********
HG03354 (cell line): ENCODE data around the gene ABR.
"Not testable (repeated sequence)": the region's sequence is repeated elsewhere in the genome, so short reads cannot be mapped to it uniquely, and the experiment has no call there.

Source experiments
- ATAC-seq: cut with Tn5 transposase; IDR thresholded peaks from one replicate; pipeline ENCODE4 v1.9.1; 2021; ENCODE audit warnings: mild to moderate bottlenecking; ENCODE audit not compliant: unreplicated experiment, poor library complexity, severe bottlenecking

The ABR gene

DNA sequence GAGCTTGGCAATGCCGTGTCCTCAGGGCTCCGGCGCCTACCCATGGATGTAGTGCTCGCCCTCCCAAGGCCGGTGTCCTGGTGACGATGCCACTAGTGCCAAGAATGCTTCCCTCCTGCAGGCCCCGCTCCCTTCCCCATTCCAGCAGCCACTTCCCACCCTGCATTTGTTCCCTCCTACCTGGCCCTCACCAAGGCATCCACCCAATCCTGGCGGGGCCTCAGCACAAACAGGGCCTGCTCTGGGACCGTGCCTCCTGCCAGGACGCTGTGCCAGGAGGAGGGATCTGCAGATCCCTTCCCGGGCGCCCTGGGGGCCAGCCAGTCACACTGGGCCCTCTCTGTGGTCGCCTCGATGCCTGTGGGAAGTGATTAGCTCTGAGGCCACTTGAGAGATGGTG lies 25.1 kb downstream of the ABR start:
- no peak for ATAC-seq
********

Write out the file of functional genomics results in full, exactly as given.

HG03354 (cell line): ENCODE data around the gene ABR.
"Not testable (repeated sequence)": the region's sequence is repeated elsewhere in the genome, so short reads cannot be mapped to it uniquely, and the experiment has no call there.

Source experiments
- ATAC-seq: cut with Tn5 transposase; IDR thresholded peaks from one replicate; pipeline ENCODE4 v1.9.1; 2021; ENCODE audit warnings: mild to moderate bottlenecking; ENCODE audit not compliant: unreplicated experiment, poor library complexity, severe bottlenecking

The ABR gene

DNA sequence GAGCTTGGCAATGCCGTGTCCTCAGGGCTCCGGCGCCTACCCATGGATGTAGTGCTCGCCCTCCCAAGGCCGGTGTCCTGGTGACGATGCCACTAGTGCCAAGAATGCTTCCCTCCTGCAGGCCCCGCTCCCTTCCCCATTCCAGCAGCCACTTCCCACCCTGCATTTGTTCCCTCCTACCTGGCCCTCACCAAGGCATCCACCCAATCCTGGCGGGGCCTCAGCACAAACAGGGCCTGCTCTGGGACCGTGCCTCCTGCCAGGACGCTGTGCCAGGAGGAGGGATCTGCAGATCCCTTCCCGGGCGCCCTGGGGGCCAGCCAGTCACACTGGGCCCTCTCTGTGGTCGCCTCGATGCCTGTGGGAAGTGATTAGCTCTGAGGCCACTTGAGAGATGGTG lies 25.1 kb downstream of the ABR start:
- no peak for ATAC-seq